…who, though he was in the form of God, did not count equality with God a thing to be grasped, but emptied himself, by taking the form of a servant, being born in the likeness of men. And being found in human form, he humbled himself by becoming obedient to the point of death, even death on a cross (Phil 2:6-8).
This is the humble King we are called to represent—and so the question is, how can I represent Jesus well? That should be our primary concern in deciding how to respond to this crisis. Peter reminds us of the character of our Savior and how He is our example:
For to this you have been called, because Christ also suffered for you, leaving you an example, so that you might follow in his steps. 22 He committed no sin, neither was deceit found in his mouth. 23 When he was reviled, he did not revile in return; when he suffered, he did not threaten, but continued entrusting himself to him who judges justly. 24 He himself bore our sins in his body on the tree, that we might die to sin and live to righteousness. By his wounds you have been healed. (1 Pet 2:21-24)
Representing Jesus well doesn’t mean we never assert our rights. Indeed, Paul asserted his rights as a Roman citizen when it served the gospel (Acts 22:25-23:27). However, it does mean that we need to be more concerned about the advance of the gospel than we are about our own individual rights, comforts, or freedoms. The gospel should be our first priority. Period. Full stop.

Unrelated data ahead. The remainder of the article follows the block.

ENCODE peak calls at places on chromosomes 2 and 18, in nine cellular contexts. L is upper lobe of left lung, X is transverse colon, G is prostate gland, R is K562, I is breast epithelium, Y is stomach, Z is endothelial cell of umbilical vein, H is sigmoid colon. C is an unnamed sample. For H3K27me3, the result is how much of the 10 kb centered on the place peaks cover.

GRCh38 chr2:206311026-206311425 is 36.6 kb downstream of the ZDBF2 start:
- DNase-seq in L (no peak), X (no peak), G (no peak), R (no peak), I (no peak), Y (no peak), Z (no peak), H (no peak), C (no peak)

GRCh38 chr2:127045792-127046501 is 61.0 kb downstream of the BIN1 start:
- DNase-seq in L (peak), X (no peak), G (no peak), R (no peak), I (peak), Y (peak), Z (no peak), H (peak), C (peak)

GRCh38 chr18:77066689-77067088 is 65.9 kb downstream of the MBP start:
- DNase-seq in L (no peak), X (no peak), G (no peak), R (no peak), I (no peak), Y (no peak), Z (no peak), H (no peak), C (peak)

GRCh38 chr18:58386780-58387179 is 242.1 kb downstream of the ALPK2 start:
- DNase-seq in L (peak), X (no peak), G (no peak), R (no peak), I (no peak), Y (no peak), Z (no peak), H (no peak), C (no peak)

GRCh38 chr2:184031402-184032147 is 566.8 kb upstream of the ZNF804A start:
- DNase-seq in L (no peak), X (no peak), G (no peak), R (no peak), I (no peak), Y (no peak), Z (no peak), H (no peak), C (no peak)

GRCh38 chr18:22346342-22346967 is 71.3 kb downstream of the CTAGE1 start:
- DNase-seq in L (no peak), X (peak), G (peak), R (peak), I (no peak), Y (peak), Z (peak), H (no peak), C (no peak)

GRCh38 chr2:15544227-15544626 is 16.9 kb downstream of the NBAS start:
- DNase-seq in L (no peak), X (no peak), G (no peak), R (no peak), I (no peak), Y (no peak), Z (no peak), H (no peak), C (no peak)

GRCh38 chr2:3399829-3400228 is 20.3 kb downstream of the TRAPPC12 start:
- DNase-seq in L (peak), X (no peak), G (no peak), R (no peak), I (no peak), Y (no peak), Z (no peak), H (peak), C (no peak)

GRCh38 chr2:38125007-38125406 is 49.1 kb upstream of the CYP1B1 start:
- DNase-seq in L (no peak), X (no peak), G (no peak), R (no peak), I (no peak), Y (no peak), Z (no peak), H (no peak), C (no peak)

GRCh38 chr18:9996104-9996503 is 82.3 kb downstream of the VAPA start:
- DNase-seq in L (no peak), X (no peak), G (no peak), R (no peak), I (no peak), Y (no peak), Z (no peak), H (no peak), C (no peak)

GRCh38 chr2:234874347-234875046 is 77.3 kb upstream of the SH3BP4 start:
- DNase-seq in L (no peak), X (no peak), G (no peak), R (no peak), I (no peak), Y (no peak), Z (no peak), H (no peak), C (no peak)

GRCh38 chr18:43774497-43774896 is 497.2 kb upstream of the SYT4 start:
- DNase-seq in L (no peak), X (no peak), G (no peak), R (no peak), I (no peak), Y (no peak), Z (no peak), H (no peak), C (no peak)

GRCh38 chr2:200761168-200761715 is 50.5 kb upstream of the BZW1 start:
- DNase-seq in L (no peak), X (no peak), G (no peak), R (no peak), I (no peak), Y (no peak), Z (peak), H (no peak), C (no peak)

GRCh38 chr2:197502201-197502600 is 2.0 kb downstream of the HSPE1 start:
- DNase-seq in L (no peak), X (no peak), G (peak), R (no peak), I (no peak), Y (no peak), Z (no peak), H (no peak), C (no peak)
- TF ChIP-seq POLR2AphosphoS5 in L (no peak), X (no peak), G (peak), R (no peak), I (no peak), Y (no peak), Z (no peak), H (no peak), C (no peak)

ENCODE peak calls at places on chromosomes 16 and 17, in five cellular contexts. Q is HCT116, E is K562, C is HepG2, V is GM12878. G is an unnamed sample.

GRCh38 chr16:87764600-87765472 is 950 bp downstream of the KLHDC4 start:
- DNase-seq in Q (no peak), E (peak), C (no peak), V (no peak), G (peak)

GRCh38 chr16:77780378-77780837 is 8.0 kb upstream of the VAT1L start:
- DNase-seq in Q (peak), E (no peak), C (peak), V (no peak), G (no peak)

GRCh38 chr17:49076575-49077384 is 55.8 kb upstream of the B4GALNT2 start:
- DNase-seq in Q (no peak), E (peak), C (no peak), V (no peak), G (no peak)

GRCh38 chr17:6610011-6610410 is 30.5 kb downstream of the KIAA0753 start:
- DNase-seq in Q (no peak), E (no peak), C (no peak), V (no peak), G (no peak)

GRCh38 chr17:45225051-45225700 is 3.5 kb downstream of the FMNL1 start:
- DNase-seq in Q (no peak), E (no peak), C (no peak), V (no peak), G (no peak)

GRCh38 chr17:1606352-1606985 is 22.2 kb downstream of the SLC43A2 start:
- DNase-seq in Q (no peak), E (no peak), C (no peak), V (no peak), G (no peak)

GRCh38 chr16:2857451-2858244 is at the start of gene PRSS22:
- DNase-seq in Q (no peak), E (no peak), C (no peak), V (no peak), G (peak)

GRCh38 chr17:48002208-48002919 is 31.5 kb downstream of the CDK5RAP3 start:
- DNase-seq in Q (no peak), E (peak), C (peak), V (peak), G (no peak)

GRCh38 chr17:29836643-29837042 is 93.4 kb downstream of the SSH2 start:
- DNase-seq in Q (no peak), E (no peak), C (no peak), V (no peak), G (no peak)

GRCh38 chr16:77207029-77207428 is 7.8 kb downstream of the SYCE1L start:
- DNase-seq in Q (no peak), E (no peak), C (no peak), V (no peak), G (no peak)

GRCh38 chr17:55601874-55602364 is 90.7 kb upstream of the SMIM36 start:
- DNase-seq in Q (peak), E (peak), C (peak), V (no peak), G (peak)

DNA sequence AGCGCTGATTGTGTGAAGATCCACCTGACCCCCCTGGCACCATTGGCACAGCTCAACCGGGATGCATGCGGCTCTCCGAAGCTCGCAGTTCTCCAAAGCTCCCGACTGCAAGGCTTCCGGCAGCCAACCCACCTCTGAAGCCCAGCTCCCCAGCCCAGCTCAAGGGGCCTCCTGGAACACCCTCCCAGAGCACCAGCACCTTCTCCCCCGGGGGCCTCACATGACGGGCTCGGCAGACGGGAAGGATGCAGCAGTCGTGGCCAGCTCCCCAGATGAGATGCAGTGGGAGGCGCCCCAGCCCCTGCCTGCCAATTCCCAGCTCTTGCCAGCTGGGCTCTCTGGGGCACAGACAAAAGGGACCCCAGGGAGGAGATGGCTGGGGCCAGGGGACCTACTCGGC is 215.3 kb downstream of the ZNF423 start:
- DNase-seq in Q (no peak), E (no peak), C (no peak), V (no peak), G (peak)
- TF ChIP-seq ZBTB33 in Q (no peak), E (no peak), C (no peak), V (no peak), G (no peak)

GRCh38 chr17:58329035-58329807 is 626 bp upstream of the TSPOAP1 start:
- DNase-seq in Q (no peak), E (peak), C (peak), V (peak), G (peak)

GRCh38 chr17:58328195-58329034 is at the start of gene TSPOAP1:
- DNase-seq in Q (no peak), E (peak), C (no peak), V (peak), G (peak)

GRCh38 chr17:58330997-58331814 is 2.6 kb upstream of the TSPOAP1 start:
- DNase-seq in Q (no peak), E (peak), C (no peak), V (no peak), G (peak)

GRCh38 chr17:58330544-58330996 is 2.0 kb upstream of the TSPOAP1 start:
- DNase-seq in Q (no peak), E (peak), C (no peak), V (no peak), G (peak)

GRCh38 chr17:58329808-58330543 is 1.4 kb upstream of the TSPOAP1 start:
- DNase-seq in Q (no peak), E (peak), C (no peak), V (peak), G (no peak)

In our culture, at this moment, I find it unlikely that Christians who ignore or defy government mandates will serve as effective witnesses for Christ. This may change if churches are singled out, so that people are allowed to do things like go to the movies but not allowed to go to church. But our primary concern must be advancing the gospel of Christ. We live in a world that is overflowing with fear and frustration. May we be people who fear only our King. “Do not fear what they fear, nor be in dread. 13 But the LORD of hosts, him you shall honor as holy. Let him be your fear, and let him be your dread” (Isa. 8:12-13 ESV). We can help a world wrapped up in fear and frustration by remembering that worry is not our friend, and panic is not our way. We serve a King who has “all authority in heaven and on earth” (Matt 28:18). He can easily overcome government restrictions or mandates. So our hope must be in Him. May we be a people who are ruled not by fear or frustration but by faith in our Great God—and may that faith spill out of us in love. “Rejoice in hope, be patient in tribulation, be constant in prayer” (Rom. 12:12).